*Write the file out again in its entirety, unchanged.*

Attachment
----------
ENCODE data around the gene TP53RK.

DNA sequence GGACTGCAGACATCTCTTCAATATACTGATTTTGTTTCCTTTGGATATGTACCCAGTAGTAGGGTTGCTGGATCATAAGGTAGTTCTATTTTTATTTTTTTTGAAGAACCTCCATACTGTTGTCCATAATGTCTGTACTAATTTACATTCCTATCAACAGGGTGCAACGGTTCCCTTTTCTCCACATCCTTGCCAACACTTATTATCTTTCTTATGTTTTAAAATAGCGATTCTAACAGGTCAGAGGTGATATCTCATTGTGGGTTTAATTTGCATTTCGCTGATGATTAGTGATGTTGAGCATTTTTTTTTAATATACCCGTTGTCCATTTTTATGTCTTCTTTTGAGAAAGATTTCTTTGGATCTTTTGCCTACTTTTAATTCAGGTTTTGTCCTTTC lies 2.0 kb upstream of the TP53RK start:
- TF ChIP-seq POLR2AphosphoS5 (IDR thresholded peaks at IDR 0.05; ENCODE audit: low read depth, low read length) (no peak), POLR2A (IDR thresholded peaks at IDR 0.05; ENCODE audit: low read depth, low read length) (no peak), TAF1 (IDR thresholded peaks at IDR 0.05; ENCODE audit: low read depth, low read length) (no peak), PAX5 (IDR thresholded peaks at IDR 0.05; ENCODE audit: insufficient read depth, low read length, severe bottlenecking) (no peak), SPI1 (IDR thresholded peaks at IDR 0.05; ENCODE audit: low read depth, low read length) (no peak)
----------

ENCODE data around the gene TP53RK.

DNA sequence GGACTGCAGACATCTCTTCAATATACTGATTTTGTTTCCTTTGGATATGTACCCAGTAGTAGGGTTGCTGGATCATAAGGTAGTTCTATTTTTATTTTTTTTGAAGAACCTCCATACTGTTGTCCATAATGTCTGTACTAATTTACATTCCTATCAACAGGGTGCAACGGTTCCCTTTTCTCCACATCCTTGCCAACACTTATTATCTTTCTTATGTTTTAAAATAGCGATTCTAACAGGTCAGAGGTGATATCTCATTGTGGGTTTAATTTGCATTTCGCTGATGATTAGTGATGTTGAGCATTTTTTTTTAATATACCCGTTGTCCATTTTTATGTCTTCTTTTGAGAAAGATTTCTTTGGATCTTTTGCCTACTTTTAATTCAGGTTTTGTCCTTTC lies 2.0 kb upstream of the TP53RK start:
- TF ChIP-seq POLR2AphosphoS5 (IDR thresholded peaks at IDR 0.05; ENCODE audit: low read depth, low read length) (no peak), POLR2A (IDR thresholded peaks at IDR 0.05; ENCODE audit: low read depth, low read length) (no peak), TAF1 (IDR thresholded peaks at IDR 0.05; ENCODE audit: low read depth, low read length) (no peak), PAX5 (IDR thresholded peaks at IDR 0.05; ENCODE audit: insufficient read depth, low read length, severe bottlenecking) (no peak), SPI1 (IDR thresholded peaks at IDR 0.05; ENCODE audit: low read depth, low read length) (no peak)